Attorneys general from 40 states — including Iowa — are asking the Federal Trade Commission to strengthen protection for used car buyers. Bill Brauch of the Iowa Attorney General’s office heads the Automobile Working Group for the National Association of Attorneys General. The group wants auto dealers to be more forthcoming about a used car’s history.
Brauch says dealers already post a so-called “Buyer’s Guide” on each car indicating whether there’s a warranty. “We want them to keep that, but we want them to feature more prominently whether the dealer’s aware the vehicle has had prior damage — a salvage title, for example, (or) had water damage, flood damager or been a Lemon Law buy-back,” Brauch says. Under the state’s Lemon Law, a dealer must buy back a defective vehicle that has a major defect or problem that just can’t be fixed in the first 24-thousand miles or 24 months of use. Iowa law already requires dealers to tell buyers about past problems with a car, but consumer advocates want the information posted clearly — right on the vehicle.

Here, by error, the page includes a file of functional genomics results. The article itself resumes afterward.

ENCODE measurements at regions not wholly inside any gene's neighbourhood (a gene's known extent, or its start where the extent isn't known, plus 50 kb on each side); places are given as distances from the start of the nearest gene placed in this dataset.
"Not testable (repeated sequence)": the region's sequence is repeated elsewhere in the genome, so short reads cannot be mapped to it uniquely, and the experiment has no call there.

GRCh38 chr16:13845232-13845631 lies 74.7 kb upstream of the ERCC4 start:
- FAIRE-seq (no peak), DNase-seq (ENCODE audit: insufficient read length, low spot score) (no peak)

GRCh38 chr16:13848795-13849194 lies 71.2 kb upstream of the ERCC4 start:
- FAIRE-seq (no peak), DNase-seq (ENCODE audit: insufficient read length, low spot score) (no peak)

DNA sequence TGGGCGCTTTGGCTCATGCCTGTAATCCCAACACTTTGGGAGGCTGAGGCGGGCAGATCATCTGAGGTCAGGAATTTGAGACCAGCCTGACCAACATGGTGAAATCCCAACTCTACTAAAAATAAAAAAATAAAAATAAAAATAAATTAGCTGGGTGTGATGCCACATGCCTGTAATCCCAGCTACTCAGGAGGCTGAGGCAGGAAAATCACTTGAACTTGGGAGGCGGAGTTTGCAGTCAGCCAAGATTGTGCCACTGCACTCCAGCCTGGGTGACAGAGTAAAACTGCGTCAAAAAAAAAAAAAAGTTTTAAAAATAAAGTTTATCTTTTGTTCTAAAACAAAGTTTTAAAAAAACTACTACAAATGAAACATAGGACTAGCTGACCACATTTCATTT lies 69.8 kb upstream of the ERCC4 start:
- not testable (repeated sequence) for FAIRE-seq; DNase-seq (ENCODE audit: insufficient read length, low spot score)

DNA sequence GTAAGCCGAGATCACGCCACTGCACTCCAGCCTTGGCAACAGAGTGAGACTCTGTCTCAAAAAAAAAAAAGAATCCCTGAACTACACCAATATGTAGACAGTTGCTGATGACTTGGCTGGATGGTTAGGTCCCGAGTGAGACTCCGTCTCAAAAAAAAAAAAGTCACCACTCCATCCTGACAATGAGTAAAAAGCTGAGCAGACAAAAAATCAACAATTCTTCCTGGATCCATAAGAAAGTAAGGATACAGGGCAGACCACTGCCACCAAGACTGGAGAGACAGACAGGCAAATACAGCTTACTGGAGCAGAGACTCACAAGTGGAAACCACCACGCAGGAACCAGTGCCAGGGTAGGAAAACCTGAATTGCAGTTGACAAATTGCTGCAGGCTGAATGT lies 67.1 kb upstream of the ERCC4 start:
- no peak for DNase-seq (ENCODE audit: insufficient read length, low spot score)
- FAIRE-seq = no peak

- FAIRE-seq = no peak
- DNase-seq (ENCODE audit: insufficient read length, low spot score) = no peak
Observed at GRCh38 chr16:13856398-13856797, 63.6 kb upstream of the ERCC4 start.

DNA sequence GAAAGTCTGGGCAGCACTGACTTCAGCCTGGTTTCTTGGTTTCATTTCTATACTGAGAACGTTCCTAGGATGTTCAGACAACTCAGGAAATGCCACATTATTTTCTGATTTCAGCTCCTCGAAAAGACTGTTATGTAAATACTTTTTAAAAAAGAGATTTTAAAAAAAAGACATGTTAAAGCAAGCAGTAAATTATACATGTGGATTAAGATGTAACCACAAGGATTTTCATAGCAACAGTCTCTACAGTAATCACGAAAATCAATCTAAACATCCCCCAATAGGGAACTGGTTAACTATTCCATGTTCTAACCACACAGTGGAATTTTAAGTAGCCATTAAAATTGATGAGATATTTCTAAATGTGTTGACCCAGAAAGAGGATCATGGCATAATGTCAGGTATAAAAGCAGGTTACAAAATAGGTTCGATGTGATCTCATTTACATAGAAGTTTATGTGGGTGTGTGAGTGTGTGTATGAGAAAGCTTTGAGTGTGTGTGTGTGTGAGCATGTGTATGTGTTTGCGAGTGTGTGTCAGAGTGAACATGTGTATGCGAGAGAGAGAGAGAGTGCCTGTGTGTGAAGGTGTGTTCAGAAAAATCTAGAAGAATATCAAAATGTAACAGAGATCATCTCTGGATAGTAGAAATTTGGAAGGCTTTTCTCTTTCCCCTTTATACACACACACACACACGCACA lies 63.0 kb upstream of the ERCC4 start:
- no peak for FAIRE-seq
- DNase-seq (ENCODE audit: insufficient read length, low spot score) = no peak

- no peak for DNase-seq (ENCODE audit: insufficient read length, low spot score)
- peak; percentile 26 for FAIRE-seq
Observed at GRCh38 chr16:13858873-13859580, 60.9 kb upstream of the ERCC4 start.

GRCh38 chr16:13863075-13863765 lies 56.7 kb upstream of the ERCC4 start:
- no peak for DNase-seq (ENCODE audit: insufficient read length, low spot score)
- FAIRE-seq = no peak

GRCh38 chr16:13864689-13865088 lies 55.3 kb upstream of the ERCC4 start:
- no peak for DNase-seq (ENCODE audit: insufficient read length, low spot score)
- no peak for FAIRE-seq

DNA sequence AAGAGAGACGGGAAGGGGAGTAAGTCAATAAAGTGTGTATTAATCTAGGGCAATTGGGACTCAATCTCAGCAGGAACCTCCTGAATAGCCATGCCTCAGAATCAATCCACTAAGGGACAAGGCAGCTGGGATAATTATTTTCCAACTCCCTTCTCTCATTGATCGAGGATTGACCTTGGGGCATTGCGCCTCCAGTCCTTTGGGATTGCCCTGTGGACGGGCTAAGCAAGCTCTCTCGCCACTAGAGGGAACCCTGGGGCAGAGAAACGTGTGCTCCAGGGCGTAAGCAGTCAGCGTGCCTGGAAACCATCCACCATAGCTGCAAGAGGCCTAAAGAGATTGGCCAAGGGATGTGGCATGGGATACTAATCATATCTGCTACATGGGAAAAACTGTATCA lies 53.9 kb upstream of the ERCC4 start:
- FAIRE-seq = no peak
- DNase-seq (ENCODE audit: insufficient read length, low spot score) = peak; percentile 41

“Anyone who’s shopped for a used car has seen these and there’s a box for the dealer to check as to whether the vehicle is being sold “as is” or with a warranty,” Brauch says. “And we’ve asked the Federal Trade Commission to strengthen that rule.” The so-called “Buyer’s Guides” that are posted in vehicle windows have not been significantly changed since 1985, when the “Buyer’s Guide” was introduced.
The National Automobile Dealers Association opposes the changes, arguing that adding new information to the “Buyer’s Guide” about a vehicle’s history would “impose significant, costly and, in some cases, impossible burdens on used car dealers.”